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Posted on 21 Nov 2017 by Steve Johnson

Animal Spirits to the Fore

Animal Spirits to the Fore


In March this year, copper miner MMG announced that it had sold its Century zinc mine in Queensland for the grand total of $1. That $1 didn’t go far though. MMG agreed to pay the purchaser $34.5m to cover the costs of rehabilitating the depleted mine site over the subsequent few years (MMG declared the mine had reached its end of life and stopped mining in 2015).

End of life, you say? The group that bought the mine included ASX-listed Attila resources and a few associates. Attila changed its name to New Century Resources at the end of May. In July it raised $5m at $0.15 per share, converted $17m worth of convertible notes into equity at the same price and issued 80 million options to the management team.

In October Attila raised $52m to restart the mine that MMG thought was depleted. The $1.20 per share raising price was eight times the previous raising price and implies a fully diluted market capitalisation of half a billion dollars.

Either MMG did something really stupid, or investors have lost their minds. I’m siding with the latter.

Greed is back in 2017

And it’s not just mining stocks. Last week I received a prospectus for an upcoming IPO. It’s not public yet, so I won’t name names.

A summary of the investment proposition is a company that is asset heavy, hasn’t historically made any money and doesn’t seem to have a competitive advantage. On the plus side, it has buzzwords in the company name, albeit unrelated to what the business does, and profit margins are expected to double in the year after the float. Why and how remains a mystery.

Investors are being asked to contribute $30m of new money, which would allow the founders to get most of their original investment back and value the business at $100m or so. It is one of the more obvious unattractive investments I have seen.

This bull market might be coming on ten years old, but scepticism has abounded for most of it. When junior miners with little to their names but a name are surging tenfold, $100m sucker floats are making it to market and taxi drivers are investing in cryptocurrencies, we’re looking at some real animal spirits.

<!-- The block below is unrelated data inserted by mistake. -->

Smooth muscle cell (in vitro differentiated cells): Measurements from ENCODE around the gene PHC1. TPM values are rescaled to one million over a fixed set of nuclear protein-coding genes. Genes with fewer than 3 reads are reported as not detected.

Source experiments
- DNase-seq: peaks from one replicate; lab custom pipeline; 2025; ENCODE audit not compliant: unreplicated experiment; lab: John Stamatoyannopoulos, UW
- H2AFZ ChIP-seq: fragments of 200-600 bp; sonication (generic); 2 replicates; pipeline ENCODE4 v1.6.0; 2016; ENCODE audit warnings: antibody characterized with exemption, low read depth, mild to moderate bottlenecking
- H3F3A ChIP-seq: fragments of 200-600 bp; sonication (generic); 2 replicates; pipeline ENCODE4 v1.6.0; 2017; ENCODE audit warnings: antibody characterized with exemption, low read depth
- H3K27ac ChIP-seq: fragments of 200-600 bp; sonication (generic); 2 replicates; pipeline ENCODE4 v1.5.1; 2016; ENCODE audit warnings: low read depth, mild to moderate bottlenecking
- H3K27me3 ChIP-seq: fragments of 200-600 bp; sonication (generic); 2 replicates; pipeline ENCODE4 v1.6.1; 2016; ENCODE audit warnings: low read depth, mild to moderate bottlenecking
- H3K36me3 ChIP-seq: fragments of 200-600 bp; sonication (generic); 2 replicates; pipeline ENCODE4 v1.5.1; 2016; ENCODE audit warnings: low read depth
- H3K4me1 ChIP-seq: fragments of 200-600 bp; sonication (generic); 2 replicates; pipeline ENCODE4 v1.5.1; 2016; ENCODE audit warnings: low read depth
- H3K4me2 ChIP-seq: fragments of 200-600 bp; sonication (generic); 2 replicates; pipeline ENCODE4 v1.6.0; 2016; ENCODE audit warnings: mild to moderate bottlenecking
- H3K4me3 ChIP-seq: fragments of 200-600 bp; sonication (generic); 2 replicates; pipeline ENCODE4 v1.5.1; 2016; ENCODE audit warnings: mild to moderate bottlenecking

Back to basics and buckle down

It was a breath of fresh air, then, to interview Tim Carleton of Auscap outside the Sohn Hearts and Minds conference last Friday. With many of his fellow guests sprouting artificial intelligence, disruption and driverless cars, Tim told viewers he quite liked Westfield.


“We like businesses that generate lots of cash and are trading at prices that we find attractive.”

He went on to talk about his enthusiasm for property trusts “yielding 7% and growing at 3-5% per annum”. Simple businesses, attractive yields and a perfectly sensible place to park your money.

What’s not simple is sticking to a sensible, conservative, long term strategy when those around you are seemingly making easy riches. In fact, not succumbing can be just as hard as forcing yourself to invest when it feels like the world is collapsing around you.

We haven’t had to suffer the angst of a rampant, irrational bull market for more than a decade. It is seemingly time to prepare yourself.

Animal Spirits to the Fore

One thought on “Animal Spirits to the Fore

  1. I completely agree. Indeed, a reasonable argument can be made that, given the unprecedented degree of money printing and low interest rates the world has seen this cycle, that it would be surprising if this cycle’s equity bubble did not exceed all historical precedent as well, including the 2000 mania. Unless central banks drain liquidity fast (an unlikely prospect at this point), this seems to me to be an entirely feasible possibility.

    Valuations globally reached relatively high (but far from bubbly) levels even when everyone was still pessimistic/cautious. We are only now seeing confidence and risk appetite start to return. It would be surprising if markets peaked so soon after we transitioned from pessimism to optimism.

    Templeton once said, if memory serves, that bull markets are born of pessimism, grow on skepticism, mature on optimism, and die of euphoria. We seem to have moved from the skepticism to optimism phase of late. Euphoria still some distance away.

    It is not impossible, for instance, that mega-cap tech increases another 4x over the next 3yrs. If earnings double and multiples go from 40x to 80x (they have risen from 20-30x to 40x this year), that could happen. The horseman of the dot-com bubble – Cisco, Microsoft etc all – peaked at over 100x. ETF money could keep pouring into tech, and institutional active managers everywhere will be increasingly forced into owning these stocks, lest they risk trailing the broader indices to an extent that could imperil their careers/businesses, in yet another eco of the 1990s tech bubble.

    This is of course only one possible scenario, not a prediction. But it is definitely a possibility and one many investors are ignoring.

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